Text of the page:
Success transforms people a lot, it makes people feel that they are successful only because of their intelligence. By attributing success to their intelligence, people over the course of time regard themselves way too higher than their peers. This makes them feel that they are superior and sometimes not so appreciative of the knowledge and work of the new comers or the relatively inexperienced ones.
I observed that success was largely due to being at the right place at the right time and from then on it was a matter of hanging on to it. Just like a discovery is an accident meeting a prepared mind, success is also an accident meeting a well prepared mind. Some studies on IQ shows that intelligence is very much overrated. A person with an IQ of 110 can possibly do any job and excel at it with some deliberate practice and discipline. On an average, one in every four individuals have an IQ of 110, which means out of four people one person is capable of doing any work and excel in it like any other top performer in that field.
Below is a ted talk which talks about how humans perceive themselves to be superior when they have more wealth compared to others.
The talk also mentions that people do not do it knowingly. If we give those nudges and pushes at the right time to make people understand that they were at the right place at the right time to be at this level, then people will stay humble throughout their successful journey. Wealth is very easy to measure, so any individual looking at their wealth could easily know what their worth is. Knowledge and skill is not so easily measurable and hence people can get into a wrong sense of accomplishment and success. If that wrong sense of success gets into the head, it will lead us into a learning stage called “Expert Beginner” as mentioned in this blog [Expert Beginner]. In short “Expert Beginners” are the ones who have learnt something and before progressing to become competent they stop learning looking at the rapid progress and success they had in their new initiative. Growth stagnates from there on.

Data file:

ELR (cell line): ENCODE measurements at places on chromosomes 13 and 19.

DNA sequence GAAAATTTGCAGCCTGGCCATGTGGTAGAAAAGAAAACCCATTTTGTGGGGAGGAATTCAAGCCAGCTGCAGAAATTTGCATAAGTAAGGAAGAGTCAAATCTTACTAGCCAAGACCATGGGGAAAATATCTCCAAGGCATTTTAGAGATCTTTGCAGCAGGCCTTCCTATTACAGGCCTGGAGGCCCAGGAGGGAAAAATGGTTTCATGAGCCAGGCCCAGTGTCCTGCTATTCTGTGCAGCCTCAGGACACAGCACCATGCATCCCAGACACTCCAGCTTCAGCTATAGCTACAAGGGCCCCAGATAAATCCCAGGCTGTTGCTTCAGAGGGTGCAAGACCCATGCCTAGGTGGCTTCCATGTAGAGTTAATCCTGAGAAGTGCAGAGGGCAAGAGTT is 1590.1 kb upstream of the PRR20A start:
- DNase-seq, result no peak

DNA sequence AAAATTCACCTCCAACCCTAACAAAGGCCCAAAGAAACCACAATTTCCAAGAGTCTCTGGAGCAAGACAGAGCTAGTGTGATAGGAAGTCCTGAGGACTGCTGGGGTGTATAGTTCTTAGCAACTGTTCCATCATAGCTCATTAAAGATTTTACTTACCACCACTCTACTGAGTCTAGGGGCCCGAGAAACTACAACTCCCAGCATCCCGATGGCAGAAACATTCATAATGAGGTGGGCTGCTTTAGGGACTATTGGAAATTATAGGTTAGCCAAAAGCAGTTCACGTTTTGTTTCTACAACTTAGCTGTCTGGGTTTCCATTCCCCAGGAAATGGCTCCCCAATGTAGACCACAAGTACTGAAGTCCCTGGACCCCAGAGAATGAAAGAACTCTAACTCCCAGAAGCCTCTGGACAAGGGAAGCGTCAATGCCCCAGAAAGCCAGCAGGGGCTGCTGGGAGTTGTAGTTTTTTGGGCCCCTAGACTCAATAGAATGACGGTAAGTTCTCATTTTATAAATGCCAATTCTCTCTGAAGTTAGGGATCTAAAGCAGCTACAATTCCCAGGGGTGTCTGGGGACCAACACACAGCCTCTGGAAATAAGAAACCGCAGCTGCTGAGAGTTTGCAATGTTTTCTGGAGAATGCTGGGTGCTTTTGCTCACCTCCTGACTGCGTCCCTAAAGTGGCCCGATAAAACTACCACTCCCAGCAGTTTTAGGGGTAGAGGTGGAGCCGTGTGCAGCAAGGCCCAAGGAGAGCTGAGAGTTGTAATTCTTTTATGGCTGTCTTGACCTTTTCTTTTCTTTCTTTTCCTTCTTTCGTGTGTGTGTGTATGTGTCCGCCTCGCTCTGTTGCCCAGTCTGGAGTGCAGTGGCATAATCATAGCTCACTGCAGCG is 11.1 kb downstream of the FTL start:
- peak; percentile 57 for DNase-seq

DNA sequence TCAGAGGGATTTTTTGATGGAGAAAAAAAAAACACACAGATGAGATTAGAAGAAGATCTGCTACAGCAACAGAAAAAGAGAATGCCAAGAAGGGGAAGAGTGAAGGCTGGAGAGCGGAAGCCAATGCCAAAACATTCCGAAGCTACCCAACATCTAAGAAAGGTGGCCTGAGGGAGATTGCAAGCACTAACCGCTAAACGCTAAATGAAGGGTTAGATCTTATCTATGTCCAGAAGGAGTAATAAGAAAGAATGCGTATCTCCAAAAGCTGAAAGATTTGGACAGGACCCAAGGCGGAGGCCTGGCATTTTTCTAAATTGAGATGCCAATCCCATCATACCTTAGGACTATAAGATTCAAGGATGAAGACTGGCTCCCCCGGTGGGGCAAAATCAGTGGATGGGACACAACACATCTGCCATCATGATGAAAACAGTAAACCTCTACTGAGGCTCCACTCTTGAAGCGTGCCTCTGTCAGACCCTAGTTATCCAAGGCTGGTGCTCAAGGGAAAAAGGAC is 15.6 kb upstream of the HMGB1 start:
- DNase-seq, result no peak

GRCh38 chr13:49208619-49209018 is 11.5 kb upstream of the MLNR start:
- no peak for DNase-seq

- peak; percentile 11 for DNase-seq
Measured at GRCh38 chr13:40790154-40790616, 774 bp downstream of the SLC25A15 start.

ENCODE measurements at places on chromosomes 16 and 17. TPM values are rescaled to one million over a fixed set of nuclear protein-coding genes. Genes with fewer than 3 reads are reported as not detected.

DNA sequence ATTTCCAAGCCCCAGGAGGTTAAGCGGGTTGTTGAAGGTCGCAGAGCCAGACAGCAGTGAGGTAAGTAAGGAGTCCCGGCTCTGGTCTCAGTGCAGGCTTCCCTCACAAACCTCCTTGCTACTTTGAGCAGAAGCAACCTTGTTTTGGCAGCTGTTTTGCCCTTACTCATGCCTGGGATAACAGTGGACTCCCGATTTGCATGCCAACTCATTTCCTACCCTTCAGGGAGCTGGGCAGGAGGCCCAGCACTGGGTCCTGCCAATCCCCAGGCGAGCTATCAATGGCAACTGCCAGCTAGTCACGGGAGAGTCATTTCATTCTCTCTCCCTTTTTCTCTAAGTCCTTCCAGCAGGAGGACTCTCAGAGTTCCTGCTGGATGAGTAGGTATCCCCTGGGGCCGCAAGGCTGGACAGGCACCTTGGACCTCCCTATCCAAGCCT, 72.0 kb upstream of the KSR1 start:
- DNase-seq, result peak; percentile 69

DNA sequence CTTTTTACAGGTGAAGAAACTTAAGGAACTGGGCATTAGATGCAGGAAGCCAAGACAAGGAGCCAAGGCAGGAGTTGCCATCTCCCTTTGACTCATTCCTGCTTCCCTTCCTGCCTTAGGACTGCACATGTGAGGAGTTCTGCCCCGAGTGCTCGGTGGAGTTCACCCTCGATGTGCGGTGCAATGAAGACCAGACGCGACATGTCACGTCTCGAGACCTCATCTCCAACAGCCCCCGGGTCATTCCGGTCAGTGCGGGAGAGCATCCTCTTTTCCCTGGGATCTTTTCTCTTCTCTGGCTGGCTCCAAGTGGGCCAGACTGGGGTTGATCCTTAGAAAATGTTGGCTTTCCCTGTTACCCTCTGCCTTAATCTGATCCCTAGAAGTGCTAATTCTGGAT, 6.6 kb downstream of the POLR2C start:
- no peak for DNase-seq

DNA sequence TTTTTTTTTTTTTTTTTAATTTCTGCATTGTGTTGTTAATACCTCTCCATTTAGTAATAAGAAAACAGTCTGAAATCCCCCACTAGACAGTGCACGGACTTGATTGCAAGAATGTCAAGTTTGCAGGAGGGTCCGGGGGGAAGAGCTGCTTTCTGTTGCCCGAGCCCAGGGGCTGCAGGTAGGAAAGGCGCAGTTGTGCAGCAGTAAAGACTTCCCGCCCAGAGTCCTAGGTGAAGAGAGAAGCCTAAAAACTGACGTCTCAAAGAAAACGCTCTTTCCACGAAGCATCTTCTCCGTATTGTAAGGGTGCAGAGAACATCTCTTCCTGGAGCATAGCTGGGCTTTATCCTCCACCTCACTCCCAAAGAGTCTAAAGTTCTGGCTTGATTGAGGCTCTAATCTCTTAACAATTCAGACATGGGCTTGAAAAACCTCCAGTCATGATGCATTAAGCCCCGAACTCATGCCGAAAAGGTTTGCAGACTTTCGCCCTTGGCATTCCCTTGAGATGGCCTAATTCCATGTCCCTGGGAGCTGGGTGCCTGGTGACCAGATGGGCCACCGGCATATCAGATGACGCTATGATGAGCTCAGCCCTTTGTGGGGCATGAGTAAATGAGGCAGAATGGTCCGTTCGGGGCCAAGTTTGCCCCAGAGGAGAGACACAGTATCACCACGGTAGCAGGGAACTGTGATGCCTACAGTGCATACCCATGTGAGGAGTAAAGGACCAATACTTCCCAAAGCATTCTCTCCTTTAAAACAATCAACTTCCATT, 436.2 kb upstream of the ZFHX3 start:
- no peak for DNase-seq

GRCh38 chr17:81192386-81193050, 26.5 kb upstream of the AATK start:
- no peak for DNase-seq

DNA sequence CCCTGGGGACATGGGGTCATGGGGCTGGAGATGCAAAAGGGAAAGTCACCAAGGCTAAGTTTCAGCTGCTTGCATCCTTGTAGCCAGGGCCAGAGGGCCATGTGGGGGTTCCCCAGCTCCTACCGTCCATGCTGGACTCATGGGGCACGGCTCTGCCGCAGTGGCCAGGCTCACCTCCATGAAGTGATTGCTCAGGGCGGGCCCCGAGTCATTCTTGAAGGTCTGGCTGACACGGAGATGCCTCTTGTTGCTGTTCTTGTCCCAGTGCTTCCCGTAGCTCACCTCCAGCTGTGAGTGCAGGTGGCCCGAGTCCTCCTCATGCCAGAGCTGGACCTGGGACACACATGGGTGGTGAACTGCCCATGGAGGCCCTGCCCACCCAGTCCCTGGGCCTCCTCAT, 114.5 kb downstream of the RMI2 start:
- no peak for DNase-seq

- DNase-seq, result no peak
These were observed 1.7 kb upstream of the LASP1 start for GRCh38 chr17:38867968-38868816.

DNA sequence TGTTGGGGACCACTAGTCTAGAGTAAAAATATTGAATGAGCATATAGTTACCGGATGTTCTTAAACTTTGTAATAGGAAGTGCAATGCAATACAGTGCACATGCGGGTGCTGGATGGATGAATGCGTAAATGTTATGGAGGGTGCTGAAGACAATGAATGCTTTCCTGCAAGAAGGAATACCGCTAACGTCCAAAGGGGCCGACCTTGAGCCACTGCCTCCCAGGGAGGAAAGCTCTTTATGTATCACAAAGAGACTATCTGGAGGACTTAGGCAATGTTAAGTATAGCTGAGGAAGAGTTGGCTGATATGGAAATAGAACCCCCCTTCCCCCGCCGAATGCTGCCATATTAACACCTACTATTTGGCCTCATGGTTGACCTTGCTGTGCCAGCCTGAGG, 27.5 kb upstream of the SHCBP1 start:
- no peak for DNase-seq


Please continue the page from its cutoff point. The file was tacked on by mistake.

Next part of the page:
We just need to remind ourselves that a successful career may be just because of being at the right place at the right time and there is lot more to learn and lot more to do than to feel entitled and be on top.
Two things define you – Your patience when you have nothing, and your attitude when you have everything
Good thought. I especially identify with the “Expert Beginner” phase. I think there’s another aspect that could lead to this, as expressed by this Hindi adage: Andho mein kaana raja (“Among blinds, the squinted is king.”)
Chad Fowler also wrote about this in his book, My Job Went to India. He suggests trying to join teams or organizations where others are more experienced/knowledgable than you, at least, in aspects you want to develop in. It’s one of the reasons I joined ThoughtWorks. 🙂
One of your best posts!